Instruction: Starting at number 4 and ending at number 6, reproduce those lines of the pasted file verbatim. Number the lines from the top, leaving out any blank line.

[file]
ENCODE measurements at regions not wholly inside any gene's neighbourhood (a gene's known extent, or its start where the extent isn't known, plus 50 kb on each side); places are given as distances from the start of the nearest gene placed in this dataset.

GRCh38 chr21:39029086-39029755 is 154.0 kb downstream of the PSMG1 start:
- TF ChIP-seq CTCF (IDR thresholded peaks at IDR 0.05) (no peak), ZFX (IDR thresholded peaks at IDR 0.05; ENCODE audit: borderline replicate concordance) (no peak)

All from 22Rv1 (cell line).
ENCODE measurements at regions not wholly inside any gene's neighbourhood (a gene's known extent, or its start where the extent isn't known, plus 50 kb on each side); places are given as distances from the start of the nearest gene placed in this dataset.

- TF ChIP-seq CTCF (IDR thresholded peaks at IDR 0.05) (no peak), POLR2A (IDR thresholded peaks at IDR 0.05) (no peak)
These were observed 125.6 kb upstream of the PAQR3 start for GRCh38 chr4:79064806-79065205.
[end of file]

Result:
All from 22Rv1 (cell line).
ENCODE measurements at regions not wholly inside any gene's neighbourhood (a gene's known extent, or its start where the extent isn't known, plus 50 kb on each side); places are given as distances from the start of the nearest gene placed in this dataset.

- TF ChIP-seq CTCF (IDR thresholded peaks at IDR 0.05) (no peak), POLR2A (IDR thresholded peaks at IDR 0.05) (no peak)